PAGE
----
Time, however, is the hardest to get back.  As a child, even a teenager here, you spend your summer holidays playing games, generally being bored, and not caring too much about the world.  How I wish I had that time back to make something of myself – with a dayjob and massive commute now, I’m lucky I get a few weeks to pick off, if projects permit.  That’s basically a bit of studio time, and maybe a very small tour a year.  That’s no time to write, or practice, or do all the paperwork and planning that has to happen to make this work in any sort of reasonable timeframe.

I love the scenery and I love the mild weather here in Vancouver, but I hate the traffic, and the cost of living.  As it stands right now, I’m working full time and yet still back living in my parents’ basement (after having run myself up to my credit limit trying to live on my own, and subsequently paying it all off after moving back) – I keep crunching the numbers over and over, and I quite literally can not afford to move out anywhere in Metro Van; even the far reaches of the Fraser Valley and Vancouver Island are borderline, at best.  There’s something soul-sucking about struggling to get home before 7PM every night, only to want to crawl straight into bed the moment you get through the door, night after night, week after week.

So I have a lot of thinking and planning to do there, with where I’m going to have to relocate to give this the time of day it deserves.  Splitting the cost of a small apartment between bandmates just to rent out a frigid room in a jamspace over 45 minutes away isn’t tenable long-term, not to do this right.  I’m looking at my options and saving up for a move at least part way across the country to get a solid foundation started, but there’s only so much I can do while waiting for paycheque after paycheque to roll in, mostly doing my damndest to keep my costs down over the next year or two (or three) it will take.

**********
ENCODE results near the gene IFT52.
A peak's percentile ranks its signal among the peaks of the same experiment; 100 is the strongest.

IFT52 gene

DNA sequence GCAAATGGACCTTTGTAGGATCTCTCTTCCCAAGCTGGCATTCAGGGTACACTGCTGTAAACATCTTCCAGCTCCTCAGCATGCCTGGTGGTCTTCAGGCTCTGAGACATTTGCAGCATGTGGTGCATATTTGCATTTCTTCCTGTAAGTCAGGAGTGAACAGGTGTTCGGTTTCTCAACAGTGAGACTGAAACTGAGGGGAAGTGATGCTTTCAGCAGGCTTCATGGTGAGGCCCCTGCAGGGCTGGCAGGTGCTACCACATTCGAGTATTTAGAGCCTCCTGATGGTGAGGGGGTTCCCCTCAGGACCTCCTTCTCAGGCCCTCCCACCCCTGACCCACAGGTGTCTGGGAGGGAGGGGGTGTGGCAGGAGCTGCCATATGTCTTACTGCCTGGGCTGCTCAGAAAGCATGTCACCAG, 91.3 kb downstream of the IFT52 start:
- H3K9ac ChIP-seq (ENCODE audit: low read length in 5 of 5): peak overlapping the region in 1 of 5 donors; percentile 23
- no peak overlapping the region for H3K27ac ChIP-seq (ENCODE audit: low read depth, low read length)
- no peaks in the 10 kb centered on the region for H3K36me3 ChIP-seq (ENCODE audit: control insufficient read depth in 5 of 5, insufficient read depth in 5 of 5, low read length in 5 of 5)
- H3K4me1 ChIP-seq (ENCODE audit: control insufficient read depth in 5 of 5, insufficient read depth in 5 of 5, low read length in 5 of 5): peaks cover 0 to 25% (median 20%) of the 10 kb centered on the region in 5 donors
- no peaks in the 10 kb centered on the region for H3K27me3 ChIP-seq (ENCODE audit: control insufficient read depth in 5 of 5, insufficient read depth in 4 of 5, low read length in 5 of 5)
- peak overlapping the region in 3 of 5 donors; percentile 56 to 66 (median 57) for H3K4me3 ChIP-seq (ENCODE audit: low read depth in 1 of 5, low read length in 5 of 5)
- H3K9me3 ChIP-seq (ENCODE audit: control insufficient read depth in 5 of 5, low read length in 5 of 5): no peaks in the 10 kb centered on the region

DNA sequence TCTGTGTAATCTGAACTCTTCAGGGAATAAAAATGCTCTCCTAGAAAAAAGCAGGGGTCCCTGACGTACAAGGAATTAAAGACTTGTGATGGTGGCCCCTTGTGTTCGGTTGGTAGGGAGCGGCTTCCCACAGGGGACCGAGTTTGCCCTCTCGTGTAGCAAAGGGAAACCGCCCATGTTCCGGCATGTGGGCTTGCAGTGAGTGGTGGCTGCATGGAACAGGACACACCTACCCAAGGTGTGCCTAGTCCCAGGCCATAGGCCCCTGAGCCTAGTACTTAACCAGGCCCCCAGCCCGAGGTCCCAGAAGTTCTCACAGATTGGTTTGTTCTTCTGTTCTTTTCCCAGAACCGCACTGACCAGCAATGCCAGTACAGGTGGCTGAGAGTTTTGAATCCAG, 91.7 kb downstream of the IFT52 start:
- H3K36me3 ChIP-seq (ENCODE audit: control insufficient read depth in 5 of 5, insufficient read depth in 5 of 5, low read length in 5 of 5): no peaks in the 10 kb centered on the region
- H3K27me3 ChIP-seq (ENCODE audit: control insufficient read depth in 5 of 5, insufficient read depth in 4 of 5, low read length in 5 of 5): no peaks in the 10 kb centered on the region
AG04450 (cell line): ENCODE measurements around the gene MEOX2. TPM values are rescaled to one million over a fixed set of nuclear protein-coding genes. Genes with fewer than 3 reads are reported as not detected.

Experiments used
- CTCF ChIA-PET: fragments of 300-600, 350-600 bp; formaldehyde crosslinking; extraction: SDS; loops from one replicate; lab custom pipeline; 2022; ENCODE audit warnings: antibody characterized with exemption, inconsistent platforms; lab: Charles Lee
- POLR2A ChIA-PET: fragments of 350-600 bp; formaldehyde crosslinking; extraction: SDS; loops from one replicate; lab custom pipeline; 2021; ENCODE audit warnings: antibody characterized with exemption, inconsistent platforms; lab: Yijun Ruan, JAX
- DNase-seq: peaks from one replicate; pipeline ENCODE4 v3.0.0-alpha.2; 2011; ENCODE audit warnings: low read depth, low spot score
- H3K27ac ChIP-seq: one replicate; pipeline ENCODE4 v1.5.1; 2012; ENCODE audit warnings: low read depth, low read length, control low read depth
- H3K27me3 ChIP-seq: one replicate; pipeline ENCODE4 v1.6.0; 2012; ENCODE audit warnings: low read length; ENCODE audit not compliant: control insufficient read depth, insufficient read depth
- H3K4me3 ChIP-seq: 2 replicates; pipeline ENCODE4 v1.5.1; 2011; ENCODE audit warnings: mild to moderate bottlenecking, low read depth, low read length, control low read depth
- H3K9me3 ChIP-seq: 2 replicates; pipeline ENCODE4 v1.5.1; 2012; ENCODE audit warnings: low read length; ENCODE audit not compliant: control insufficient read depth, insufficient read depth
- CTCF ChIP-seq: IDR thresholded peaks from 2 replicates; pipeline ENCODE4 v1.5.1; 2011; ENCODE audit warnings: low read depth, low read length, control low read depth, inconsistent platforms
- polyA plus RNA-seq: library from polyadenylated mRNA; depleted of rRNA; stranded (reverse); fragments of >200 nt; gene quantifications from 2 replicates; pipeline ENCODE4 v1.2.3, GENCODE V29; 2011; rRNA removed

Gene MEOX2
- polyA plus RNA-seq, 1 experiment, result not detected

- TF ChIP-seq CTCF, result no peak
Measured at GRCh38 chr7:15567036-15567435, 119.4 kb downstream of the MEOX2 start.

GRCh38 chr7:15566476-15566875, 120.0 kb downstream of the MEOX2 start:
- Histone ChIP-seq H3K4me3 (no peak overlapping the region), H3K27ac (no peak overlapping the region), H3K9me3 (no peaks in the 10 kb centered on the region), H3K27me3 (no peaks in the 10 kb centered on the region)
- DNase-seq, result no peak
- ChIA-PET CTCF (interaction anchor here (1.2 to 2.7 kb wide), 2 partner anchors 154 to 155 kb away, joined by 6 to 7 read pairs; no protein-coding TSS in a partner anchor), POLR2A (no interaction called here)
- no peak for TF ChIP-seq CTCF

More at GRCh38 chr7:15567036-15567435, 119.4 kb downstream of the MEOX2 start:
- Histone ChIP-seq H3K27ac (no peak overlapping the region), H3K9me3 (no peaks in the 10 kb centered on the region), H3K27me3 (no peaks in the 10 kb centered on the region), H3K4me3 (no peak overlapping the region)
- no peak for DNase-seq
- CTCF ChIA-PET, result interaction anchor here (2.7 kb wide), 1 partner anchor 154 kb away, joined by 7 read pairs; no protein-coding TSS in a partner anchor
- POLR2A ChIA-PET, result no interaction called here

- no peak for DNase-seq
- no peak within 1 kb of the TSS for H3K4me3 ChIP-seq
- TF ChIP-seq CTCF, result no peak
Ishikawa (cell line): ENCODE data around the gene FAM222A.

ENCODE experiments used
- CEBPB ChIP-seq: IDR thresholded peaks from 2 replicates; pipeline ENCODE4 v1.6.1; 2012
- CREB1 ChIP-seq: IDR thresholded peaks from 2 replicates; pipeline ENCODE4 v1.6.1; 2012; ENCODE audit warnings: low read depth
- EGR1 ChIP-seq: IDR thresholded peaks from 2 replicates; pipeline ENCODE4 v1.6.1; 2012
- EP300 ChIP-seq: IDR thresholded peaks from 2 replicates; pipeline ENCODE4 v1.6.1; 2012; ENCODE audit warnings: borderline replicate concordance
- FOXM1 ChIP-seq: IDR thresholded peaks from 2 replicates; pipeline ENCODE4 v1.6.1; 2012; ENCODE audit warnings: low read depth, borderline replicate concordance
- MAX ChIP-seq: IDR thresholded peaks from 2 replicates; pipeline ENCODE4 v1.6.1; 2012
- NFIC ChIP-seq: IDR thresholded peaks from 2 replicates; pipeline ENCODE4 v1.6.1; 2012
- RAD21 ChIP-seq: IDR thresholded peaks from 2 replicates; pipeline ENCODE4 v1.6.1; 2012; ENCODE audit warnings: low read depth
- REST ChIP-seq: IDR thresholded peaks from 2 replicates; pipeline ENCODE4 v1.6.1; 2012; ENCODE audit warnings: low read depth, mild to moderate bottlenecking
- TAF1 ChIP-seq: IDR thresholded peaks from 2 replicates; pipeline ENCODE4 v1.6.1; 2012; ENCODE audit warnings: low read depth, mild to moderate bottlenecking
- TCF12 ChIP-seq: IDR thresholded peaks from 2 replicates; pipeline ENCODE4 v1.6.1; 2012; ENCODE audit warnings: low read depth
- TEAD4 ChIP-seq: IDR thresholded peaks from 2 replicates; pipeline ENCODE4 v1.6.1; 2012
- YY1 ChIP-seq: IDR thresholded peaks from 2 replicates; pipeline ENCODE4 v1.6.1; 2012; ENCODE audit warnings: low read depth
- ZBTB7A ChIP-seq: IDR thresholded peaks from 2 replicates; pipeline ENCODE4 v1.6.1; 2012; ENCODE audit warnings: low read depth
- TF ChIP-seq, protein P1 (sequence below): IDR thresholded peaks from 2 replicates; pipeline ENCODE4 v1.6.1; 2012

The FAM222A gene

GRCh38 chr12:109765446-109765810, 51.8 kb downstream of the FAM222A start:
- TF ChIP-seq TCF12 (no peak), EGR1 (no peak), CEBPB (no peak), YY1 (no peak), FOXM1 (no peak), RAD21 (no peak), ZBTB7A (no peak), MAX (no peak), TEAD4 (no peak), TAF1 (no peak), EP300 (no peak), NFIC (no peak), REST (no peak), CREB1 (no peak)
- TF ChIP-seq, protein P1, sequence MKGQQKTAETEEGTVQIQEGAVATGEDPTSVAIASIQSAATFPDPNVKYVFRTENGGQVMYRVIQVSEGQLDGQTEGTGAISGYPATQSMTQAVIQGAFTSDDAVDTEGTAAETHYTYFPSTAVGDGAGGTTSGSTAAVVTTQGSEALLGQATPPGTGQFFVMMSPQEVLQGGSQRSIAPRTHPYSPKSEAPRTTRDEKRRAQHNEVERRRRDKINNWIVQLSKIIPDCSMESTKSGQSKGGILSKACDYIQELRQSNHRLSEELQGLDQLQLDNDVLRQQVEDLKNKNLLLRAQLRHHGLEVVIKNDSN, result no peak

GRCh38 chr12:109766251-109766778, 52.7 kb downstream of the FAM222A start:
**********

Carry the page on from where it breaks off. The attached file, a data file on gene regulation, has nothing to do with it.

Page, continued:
I have to look at the opportunities I have in front of me, at least – I’ve had multiple people contact me, trying to get me to join their or their friends’ projects, and so far I’ve turned them all down.  Granted, part of me is being selfish and wanting to restart my own project, so I can exercise some level of creative control, but the big reason is actually something simple:

I’m bored of death metal.  I wasn’t completely sold on it when I joined Lethal Halo, but the musicianship kept me in, particularly as we kept our new material decidedly on the ‘melodic’ side, but death growls and screams do nothing for me.  They never did, unfortunately; I gave it my best shot, I think we put on some pretty brutal shows, but even our peers and contemporaries don’t particularly interest me.  I don’t want to feel bad for being bored when the other bands we play shows with get on stage.  I don’t want to be picking apart their recordings for what I perceive as shortcuts and inadequacies when they’re really just staying true to the style – I have to face the fact that it’s not their fault, but I’m just not enamoured with the style.

So where do I go next?  I’m not sure.  I’m going to start by stripping everything back to basics, playing around on my shiny new 7-string acoustic, and see what comes out of me at the most basic level.  If it deserves other layers, then it can get them, but only if warranted.  No starting with ‘well it needs three guitars and two solos and a bridge’.

Maybe it’ll have three- no, four solos.  That’s it. :)